It's far from the first time that computer users have been warned to disable Java, but this latest security issue has risen to some high levels at a particularly rapid pace. After first being reported by security researchers on Thursday, the United States Computer Emergency Readiness Team (or US-CERT, a part of the Homeland Security department) stepped in with a warning of its own on Friday, which bluntly suggested that all computer users should disable Java in their web browsers (for its part, Oracle says that a fix is coming "shortly"). The flaw itself is a vulnerability in the Java Security Manager, which an attacker could exploit to run code on a user's computer.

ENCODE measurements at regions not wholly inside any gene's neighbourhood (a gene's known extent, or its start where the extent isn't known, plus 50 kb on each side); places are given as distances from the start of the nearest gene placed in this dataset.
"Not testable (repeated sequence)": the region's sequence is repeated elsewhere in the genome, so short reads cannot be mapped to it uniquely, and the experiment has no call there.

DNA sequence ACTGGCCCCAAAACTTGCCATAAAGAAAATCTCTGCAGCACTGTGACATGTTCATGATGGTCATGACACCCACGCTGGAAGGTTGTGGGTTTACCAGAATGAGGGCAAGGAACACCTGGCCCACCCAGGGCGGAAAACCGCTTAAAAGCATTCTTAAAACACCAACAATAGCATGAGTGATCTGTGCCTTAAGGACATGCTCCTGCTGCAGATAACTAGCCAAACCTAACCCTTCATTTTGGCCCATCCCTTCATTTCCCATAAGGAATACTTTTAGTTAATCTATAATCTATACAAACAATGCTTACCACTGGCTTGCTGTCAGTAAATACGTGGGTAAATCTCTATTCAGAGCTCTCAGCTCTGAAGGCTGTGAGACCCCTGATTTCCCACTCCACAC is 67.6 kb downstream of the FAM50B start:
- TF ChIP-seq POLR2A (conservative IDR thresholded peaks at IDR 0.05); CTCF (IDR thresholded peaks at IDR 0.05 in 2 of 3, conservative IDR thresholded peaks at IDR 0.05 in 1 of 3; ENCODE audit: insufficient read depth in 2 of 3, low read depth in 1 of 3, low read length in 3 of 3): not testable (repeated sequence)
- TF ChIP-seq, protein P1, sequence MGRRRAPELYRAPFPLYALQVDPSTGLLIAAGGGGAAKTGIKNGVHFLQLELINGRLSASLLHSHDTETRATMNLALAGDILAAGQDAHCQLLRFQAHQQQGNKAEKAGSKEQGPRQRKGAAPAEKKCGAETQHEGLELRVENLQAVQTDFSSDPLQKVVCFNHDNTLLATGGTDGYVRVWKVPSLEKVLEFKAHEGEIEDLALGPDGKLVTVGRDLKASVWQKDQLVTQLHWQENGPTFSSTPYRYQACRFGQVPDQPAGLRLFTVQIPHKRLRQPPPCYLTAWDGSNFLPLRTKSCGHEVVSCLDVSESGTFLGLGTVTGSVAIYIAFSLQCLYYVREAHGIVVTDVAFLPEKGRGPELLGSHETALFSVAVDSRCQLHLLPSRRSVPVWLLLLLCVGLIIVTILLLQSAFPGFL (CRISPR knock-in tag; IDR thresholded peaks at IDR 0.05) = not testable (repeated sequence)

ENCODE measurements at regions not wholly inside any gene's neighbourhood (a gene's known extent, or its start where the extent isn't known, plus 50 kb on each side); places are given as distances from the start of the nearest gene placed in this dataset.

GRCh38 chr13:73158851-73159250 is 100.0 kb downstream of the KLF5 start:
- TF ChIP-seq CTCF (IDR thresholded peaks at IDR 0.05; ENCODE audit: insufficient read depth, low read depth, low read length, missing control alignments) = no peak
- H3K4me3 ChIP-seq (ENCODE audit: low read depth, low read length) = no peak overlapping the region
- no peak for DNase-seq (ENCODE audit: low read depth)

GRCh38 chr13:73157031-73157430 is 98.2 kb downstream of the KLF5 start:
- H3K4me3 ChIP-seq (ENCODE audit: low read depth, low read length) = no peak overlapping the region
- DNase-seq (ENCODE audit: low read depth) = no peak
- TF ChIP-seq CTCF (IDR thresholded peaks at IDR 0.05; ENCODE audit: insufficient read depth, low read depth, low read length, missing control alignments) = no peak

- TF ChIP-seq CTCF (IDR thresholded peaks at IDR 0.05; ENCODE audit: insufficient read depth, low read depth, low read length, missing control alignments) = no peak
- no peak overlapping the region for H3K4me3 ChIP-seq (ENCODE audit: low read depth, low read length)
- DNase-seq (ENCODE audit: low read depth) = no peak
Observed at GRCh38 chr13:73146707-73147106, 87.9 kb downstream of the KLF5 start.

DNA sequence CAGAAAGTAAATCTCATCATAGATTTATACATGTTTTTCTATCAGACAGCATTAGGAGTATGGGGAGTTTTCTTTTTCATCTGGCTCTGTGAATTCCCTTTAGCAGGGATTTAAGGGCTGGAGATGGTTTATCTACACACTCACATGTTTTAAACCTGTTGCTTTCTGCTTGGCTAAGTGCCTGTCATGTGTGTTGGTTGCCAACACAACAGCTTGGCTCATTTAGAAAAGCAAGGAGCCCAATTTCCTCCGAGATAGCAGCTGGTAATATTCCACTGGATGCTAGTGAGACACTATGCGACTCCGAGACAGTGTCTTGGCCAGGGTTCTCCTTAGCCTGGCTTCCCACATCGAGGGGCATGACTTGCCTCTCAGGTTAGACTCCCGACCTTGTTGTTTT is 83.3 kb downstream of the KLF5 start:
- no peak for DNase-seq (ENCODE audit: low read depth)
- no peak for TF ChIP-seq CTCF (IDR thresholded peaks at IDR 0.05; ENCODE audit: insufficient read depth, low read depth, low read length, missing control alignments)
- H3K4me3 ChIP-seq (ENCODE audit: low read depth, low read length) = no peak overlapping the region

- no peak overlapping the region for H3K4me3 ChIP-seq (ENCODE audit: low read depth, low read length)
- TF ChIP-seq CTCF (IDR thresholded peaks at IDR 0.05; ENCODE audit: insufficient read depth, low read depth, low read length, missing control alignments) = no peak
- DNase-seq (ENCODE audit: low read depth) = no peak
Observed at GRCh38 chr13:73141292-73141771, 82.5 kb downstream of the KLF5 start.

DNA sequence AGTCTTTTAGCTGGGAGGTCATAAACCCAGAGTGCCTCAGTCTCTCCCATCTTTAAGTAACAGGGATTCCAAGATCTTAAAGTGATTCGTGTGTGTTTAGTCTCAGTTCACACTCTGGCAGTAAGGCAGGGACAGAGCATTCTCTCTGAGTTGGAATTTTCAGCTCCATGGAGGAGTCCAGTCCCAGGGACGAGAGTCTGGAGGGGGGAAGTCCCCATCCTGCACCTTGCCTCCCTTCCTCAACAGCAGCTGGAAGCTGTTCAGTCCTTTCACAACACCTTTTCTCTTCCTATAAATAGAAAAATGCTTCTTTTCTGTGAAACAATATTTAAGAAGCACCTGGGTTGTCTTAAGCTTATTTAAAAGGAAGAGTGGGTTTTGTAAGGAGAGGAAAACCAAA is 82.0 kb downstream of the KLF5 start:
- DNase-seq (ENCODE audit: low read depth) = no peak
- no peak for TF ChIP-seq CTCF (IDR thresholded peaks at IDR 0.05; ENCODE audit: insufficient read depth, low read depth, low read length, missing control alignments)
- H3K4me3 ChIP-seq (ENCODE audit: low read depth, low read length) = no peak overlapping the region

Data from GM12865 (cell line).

Not content to wait for a fix, some companies have already taken steps to block possible exploits. That includes Apple, which has added recent versions of Java to its blacklist covering all OS X users, and Mozilla, which has enabled its "Click To Play" functionality in Firefox for all recent versions of Java across all platforms (it was previously only enabled by default for older versions of Java). Apple's move follows an earlier decision to remove the Java plug-in from browsers in OS X 10.7 and up last fall. You can find the full alert issued by US-CERT and additional details on the vulnerability at the links below.